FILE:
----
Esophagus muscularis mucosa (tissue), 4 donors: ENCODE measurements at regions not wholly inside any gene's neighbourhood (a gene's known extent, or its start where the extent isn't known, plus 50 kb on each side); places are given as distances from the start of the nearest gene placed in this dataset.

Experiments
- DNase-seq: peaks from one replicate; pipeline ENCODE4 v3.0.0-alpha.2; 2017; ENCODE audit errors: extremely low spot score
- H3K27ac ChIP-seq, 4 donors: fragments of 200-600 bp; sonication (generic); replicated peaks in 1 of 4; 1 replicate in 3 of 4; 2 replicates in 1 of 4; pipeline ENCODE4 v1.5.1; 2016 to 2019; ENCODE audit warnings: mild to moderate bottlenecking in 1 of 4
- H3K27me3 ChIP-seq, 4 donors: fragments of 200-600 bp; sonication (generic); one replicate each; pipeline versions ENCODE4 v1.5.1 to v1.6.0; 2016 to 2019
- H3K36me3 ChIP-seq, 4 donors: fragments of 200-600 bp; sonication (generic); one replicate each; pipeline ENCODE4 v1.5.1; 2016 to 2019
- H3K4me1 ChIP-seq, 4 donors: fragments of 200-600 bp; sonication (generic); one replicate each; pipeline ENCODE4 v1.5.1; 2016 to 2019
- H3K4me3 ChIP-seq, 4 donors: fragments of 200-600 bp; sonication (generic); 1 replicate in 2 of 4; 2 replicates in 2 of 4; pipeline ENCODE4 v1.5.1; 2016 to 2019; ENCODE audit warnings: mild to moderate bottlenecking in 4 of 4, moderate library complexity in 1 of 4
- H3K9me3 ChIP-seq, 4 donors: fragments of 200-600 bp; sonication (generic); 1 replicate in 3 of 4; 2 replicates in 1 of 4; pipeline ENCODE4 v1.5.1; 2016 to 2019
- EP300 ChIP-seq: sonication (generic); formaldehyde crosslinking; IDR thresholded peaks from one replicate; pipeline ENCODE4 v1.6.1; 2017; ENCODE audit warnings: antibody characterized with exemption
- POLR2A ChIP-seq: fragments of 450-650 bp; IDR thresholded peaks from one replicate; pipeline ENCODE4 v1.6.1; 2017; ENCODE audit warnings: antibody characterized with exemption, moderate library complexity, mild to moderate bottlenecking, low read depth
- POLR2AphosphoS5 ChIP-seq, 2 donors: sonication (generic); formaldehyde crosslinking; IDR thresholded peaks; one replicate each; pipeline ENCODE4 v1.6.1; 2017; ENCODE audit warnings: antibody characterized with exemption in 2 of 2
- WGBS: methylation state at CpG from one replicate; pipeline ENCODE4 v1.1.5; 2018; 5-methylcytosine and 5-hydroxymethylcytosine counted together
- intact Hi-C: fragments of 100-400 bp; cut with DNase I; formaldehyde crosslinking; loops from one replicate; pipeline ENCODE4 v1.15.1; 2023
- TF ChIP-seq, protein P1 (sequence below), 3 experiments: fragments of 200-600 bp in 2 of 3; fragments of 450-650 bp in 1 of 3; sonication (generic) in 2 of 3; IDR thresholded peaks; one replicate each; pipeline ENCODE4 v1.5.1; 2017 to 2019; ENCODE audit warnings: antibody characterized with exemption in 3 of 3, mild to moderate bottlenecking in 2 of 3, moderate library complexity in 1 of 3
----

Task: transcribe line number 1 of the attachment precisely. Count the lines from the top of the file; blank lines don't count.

Esophagus muscularis mucosa (tissue), 4 donors: ENCODE measurements at regions not wholly inside any gene's neighbourhood (a gene's known extent, or its start where the extent isn't known, plus 50 kb on each side); places are given as distances from the start of the nearest gene placed in this dataset.